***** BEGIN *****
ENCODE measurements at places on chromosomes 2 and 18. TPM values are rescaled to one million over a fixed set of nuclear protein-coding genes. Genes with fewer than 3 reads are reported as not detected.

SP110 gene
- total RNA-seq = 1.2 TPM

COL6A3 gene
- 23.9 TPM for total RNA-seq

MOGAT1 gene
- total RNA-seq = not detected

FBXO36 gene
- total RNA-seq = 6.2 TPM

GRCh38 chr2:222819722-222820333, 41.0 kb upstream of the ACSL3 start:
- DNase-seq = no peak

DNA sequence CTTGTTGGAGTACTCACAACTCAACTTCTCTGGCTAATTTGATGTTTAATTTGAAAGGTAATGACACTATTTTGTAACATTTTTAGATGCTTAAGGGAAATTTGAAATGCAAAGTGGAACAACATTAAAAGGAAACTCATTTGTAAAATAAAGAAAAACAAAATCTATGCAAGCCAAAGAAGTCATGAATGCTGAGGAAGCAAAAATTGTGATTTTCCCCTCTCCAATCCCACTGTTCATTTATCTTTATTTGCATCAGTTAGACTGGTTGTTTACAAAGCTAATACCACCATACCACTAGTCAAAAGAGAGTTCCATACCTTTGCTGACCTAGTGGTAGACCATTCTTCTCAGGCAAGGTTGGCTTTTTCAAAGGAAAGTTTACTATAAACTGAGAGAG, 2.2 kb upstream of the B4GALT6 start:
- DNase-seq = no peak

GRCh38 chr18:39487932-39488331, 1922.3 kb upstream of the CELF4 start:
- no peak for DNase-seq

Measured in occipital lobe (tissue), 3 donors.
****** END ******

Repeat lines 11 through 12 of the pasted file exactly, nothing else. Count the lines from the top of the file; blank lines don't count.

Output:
- DNase-seq = no peak

DNA sequence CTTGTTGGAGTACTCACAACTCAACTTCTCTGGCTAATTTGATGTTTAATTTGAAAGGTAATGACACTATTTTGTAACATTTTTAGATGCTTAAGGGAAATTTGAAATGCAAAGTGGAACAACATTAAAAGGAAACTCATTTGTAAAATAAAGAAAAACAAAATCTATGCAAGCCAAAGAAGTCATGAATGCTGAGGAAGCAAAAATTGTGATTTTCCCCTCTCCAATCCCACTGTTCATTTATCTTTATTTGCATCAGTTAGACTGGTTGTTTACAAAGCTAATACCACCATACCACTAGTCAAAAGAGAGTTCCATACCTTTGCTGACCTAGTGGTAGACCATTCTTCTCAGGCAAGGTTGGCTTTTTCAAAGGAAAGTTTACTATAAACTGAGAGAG, 2.2 kb upstream of the B4GALT6 start: